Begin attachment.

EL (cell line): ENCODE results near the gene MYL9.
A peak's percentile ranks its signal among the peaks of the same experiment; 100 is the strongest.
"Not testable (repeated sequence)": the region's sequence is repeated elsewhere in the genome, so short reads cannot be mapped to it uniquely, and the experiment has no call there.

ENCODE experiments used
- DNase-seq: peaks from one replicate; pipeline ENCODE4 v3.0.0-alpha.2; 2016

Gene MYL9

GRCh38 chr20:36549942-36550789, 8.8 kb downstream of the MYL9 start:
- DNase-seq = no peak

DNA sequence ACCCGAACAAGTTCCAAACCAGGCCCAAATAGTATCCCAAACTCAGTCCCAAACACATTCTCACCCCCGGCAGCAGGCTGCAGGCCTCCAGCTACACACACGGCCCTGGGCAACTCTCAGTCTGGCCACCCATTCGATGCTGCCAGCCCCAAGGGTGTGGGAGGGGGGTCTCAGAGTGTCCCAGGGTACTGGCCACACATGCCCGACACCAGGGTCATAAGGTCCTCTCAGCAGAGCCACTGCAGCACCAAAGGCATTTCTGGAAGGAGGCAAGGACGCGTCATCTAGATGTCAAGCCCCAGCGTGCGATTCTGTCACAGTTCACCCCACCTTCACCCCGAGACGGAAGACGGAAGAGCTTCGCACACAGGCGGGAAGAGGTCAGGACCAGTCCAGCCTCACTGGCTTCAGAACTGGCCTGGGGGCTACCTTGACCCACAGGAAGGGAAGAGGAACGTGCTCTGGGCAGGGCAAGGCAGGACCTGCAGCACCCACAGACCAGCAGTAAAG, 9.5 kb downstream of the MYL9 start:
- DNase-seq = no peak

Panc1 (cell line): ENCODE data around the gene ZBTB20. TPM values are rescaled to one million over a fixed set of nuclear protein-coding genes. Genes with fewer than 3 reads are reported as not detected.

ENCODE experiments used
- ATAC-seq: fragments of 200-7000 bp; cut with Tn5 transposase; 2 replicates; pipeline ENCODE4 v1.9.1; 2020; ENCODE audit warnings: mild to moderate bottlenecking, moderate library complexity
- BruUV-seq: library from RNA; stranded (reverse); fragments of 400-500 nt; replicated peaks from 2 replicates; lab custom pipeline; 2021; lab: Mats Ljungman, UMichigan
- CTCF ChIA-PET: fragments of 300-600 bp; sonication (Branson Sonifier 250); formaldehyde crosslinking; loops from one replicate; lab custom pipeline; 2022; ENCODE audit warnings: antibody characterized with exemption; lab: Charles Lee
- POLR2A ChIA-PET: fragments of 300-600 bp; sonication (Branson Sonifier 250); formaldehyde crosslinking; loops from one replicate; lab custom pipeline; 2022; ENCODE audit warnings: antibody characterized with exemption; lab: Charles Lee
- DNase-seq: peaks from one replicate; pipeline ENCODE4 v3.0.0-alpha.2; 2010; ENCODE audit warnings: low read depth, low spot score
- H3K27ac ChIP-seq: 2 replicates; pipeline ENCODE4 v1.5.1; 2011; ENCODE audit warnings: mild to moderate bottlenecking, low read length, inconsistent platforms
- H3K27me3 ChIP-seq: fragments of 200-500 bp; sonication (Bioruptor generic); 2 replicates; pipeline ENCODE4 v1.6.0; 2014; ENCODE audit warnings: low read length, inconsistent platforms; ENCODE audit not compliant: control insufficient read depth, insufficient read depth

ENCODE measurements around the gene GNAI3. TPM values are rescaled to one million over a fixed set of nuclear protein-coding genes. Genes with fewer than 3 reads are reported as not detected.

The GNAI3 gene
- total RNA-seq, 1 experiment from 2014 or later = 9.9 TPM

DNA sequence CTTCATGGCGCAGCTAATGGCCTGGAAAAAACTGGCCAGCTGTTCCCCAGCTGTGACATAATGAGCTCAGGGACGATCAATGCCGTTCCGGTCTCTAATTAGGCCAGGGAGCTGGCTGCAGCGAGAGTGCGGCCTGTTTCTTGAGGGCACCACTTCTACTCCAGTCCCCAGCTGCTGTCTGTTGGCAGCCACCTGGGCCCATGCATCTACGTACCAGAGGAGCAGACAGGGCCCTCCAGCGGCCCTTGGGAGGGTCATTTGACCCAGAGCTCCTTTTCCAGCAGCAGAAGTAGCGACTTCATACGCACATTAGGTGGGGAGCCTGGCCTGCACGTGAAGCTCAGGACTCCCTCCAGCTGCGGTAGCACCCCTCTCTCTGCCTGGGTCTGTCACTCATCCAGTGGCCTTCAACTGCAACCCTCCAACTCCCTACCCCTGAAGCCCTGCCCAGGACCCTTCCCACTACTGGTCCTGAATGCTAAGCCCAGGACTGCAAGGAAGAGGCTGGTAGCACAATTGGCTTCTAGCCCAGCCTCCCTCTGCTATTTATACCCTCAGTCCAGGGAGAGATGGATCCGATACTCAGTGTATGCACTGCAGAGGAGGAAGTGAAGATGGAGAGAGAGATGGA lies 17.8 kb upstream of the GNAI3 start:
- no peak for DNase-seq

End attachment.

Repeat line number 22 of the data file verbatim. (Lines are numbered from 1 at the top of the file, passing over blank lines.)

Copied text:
- total RNA-seq, 1 experiment from 2014 or later = 9.9 TPM